For many Americans, especially African-Americans, their country is not a democracy.

Instead, as Chris Hayes writes in his most recent book, the American government amounts to a system of colonial domination. Many police departments don't protect the citizenry from crime, but instead keep a gigantic fraction of the population under coercive supervision.

How do we end this situation? A new paper by Nathaniel Lewis from the People's Policy Project suggests one simple solution: End class inequality.

For the last several years, there has been a longstanding debate over the degree to which enormous racial disparities in the criminal justice system are the result of pure racism or class bias between racial groups. Black people might be victimized by the cops more because of the color of their skin, or because the cops victimize poor people more and black people are disproportionately poor (or some combination of the two).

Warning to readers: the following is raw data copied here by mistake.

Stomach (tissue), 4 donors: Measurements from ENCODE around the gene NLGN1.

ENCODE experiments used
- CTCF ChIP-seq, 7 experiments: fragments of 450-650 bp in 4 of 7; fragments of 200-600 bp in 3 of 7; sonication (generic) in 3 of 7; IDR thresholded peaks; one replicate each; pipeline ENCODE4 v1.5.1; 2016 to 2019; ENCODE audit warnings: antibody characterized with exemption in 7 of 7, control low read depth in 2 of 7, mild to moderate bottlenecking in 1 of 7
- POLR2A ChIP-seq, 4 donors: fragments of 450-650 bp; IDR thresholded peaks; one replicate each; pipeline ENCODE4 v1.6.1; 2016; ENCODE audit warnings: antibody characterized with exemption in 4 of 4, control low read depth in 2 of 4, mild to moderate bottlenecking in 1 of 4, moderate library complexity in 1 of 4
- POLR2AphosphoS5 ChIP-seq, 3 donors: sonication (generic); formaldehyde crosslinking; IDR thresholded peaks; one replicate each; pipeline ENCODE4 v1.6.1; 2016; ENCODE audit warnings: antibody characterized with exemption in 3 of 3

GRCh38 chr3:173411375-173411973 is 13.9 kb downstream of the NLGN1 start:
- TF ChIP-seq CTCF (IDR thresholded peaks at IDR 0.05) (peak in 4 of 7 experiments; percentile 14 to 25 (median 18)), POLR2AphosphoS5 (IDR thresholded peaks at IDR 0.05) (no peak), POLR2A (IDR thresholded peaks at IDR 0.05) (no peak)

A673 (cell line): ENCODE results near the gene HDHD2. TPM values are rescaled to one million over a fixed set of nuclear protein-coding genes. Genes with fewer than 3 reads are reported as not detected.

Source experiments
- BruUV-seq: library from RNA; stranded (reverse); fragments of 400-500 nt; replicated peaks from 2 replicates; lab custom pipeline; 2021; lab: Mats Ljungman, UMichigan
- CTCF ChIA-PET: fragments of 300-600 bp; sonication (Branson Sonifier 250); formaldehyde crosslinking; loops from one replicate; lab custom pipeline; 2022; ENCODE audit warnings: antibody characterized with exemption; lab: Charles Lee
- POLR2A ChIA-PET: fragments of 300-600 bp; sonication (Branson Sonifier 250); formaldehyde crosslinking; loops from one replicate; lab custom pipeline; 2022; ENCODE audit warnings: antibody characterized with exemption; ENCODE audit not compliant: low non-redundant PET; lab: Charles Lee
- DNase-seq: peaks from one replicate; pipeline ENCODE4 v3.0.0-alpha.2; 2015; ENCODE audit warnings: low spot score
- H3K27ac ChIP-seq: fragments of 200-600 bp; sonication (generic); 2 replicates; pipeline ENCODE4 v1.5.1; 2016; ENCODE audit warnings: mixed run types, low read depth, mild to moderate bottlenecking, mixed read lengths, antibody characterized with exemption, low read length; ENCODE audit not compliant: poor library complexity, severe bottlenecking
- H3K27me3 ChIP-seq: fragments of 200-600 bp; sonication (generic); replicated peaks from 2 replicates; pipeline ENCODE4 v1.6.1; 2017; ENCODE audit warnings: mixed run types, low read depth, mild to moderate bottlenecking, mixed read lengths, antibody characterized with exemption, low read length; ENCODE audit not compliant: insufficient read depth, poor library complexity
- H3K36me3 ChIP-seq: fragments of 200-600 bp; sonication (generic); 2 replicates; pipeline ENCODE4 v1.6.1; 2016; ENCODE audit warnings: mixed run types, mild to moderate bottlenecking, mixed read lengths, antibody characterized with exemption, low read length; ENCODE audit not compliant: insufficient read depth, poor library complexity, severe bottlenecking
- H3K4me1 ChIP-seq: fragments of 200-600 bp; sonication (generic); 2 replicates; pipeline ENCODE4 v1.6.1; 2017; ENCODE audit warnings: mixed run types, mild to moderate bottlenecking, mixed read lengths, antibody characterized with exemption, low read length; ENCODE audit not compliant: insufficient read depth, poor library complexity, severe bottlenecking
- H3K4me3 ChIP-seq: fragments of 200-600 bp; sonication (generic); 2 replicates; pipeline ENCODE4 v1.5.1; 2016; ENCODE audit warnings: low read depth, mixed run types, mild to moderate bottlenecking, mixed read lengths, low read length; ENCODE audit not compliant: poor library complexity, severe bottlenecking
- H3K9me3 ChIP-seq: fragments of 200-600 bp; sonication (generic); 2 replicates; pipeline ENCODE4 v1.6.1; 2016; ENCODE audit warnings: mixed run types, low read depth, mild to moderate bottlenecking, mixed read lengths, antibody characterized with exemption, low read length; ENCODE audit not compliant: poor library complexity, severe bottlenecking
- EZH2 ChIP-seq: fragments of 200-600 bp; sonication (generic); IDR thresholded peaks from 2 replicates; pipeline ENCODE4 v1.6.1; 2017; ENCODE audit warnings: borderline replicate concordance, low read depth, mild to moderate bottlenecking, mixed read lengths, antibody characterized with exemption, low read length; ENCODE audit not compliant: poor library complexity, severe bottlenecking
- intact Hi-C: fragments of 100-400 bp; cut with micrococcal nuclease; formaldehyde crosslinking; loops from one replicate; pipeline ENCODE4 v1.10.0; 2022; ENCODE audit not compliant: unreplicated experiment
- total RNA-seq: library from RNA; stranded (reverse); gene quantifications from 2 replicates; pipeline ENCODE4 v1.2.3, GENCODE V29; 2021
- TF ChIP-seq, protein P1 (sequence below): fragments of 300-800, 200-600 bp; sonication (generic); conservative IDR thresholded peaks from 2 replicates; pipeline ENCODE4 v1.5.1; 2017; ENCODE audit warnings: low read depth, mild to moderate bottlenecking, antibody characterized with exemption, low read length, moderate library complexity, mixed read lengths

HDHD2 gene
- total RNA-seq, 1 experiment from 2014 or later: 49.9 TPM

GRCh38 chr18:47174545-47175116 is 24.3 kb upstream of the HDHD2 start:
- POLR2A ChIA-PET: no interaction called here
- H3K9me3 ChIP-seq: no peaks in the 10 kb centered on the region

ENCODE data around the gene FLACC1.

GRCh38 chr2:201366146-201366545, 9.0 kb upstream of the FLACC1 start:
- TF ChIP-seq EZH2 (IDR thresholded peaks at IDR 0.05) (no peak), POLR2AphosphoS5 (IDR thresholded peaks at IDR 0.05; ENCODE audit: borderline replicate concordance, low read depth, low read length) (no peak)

Lewis examines this with some ingenious statistical wizardry. Rather than rely on a single proxy for class, like educational attainment (as I have covered before), he combines several class factors — educational attainment, household wealth, homeownership status, household income, and previous household income during adolescence — into a single 5-point class index. (He tests the index with several different weighting methods, but finds that it makes little difference.)